Judder Problem with 23fps clips in 1080p - AVS Forum
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post #1 of 4 Old 01-03-2011, 07:09 PM - Thread Starter
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When I am connecting my 120Hz LCD TV to my Laptop(via VGA port) I can see a lot of Judder during scenes with panning for a MP4 video clips(1920 x 1080) with frame rates 23fps.

Now the same video clip if I play directly in my TV (Yes it has a USB port to play directly from flash drives) then I don't see any judder. I checked my TV setting and it has "120Hz Smoothing effect" turned on. And yes, if I turn it off I see judder effect even when playing directly in the TV.

After the above observations I tried to turn on "120Hz Smoothing effect" on my TV while connecting it back to Laptop's VGA port. But it won't allow me to do so as the option itself is disabled when connecting to my PC through VGA port.

My laptop has ATI Mobility Radeon HD 3400 Series. And the processor is Intel Core 2 Duo P9500@ 2.53Ghz. RAM = 4GB
My TV is Samsung LN40C630

1. Now I am trying to build a HTPC from scratch and I am worried do we really have a good Graphics Card(GPU) which can work at 120Hz?
2. OR we really don't need 120Hz GPU to reduce judder?
3. What are the other ways to reduce judder?
4. Anything to do with HDMI? Will a card with HDMI port reduce the judder?
5. Any recommendation for Graphic cards for full 1080p movie viewing @ 120Hz

Sorry if my questions are stupid ... I am kind of new to these things.

Regards,
Jyotirmay
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post #2 of 4 Old 01-04-2011, 11:13 AM
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First, while your TV can display a 120hz signal, it cannot accept a 120hz signal, so whether or not your video card can output at 120hz is irrelevant.

Second, your smoothing effect probably works when you hook up via HDMI port. So you need a video card with HDMI or DVI and a DVI --> HDMI adapter. Monoprice.com has them for next to nothing.
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post #3 of 4 Old 01-05-2011, 11:50 PM
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Your laptop would probably be outputting the 23fps (actually closer to 24fps) video as 1080p60: this would result in judder because 23/24 doesn't go into 60 evenly.

It is highly unlikely your TV would be able to convert the 1080p60 input back to 23/24fps (and then internally multiply that evenly to 120Hz) to reduce the judder.

However, if you were to output 1080i60 from your laptop (interlaced, not progressive), your TV might have the ability to convert it back to 1080p24 internally.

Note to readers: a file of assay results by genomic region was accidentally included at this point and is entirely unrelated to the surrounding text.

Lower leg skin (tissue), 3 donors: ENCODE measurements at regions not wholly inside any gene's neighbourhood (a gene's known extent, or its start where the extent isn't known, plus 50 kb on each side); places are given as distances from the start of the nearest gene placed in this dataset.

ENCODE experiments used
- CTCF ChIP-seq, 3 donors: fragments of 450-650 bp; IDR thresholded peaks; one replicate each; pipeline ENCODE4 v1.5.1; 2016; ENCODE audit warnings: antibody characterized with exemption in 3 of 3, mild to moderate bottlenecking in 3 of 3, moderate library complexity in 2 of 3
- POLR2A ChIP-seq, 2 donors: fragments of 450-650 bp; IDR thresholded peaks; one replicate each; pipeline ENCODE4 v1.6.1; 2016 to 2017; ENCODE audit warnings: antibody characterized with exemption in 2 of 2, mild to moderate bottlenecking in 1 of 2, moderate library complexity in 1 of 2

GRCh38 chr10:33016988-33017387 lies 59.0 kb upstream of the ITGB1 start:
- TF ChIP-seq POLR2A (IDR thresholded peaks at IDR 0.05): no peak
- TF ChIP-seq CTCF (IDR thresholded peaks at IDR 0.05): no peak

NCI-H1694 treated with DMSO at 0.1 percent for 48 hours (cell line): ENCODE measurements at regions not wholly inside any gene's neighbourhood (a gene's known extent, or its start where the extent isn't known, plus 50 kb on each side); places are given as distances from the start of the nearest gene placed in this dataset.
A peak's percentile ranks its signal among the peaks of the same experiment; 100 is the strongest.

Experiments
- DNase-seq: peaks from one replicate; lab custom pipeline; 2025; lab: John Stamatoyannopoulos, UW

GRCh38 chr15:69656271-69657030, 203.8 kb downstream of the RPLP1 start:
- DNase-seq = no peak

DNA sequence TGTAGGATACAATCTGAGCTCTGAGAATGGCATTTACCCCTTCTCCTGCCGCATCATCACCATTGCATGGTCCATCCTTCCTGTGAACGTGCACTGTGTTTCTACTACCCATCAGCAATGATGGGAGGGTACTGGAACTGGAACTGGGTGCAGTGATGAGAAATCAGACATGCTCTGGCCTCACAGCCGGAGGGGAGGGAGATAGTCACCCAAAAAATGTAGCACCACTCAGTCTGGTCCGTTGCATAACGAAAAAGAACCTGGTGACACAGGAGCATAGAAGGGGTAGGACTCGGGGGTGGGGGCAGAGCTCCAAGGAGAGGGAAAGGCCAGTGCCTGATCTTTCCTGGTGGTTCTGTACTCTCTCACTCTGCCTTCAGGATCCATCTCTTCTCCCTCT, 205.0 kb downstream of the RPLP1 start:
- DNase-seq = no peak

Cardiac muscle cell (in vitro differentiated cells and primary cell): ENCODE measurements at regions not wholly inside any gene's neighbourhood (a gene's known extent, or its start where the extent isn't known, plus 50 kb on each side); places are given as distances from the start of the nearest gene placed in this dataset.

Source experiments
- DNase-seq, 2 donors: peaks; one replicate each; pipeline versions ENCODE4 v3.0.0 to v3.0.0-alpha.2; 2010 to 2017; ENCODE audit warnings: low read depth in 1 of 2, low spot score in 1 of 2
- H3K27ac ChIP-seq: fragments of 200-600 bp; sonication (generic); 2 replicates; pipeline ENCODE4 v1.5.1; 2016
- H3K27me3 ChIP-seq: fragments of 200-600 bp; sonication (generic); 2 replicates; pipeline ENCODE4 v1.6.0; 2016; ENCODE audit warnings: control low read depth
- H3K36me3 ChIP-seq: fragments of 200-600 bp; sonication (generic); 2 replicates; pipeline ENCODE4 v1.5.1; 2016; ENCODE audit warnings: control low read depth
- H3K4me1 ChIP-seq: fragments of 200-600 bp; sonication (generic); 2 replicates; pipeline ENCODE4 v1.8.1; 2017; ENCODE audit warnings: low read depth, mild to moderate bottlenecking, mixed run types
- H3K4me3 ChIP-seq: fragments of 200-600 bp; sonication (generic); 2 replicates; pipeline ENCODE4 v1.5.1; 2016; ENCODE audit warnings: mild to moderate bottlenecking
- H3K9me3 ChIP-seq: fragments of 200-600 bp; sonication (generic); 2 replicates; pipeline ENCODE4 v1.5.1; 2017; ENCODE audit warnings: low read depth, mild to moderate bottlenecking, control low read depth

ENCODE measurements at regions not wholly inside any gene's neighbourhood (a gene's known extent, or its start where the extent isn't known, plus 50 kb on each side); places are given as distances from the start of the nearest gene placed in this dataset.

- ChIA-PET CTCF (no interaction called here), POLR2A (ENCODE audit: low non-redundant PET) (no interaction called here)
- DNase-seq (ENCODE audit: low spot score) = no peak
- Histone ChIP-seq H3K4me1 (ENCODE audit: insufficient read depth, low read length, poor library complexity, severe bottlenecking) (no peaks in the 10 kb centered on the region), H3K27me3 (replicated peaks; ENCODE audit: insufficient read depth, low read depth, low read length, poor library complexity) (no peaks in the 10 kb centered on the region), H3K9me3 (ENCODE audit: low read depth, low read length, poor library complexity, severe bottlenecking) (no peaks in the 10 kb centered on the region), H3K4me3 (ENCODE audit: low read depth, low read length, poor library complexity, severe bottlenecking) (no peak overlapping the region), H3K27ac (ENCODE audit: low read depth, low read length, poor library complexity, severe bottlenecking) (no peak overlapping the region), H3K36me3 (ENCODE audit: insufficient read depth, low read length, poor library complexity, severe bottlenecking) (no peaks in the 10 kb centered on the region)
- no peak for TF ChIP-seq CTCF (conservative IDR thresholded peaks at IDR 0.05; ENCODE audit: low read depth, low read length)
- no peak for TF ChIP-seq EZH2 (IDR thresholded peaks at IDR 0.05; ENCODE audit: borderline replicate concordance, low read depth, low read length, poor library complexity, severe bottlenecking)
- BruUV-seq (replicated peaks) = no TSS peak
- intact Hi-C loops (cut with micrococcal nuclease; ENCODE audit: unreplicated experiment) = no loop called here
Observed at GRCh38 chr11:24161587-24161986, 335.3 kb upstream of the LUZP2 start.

When you play the 23/24fps video directly on the TV, I expect it retains the original 23/24fps and so is able to smoothly multiply that to 120Hz.

Your problem is the conversion that the laptop is doing, because 60Hz is a VGA standard.

As someone else mentioned, if you can output HDMI via a DVI->HDMI adapter from the laptop to the TV and set the laptop refresh to 24Hz, you will probably notice less judder.

If you can't do this, I would suggest trying 1080i60 output from the laptop and see if the TV has a feature to convert that back to 23/24fps for display.
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post #4 of 4 Old 01-06-2011, 02:07 PM
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some things to note.

24P is not the most common encoding rate. 23.97 known as 23 is. most Nvidia and some ATI cards do not do 23.97 they only do 24. What compounds this is that they will tell the user they are outputting 23.97, but if you use a program to snoop they are really outputting 24.

Next: depending on your TV the same problem will be there. Just becasuse it says it does something... in this case 23 does not mean it will. Also if you are using the overdrive (i.e 120) with 23.97 content every 40th frame or so will repeat. This could be the judder you are seeing. If you turn overdrive off and play the movie at the given refresh rate you can determine if the issue is the TV or something in the computer.

Anandtech or Tomshardware has a good article on this or just do a wed search. I will see if I can find the article and post the link.

David

"You buy a Ferrari when you want to be somebody. You buy a Lamborghini when you are somebody." - Frank Sinatra
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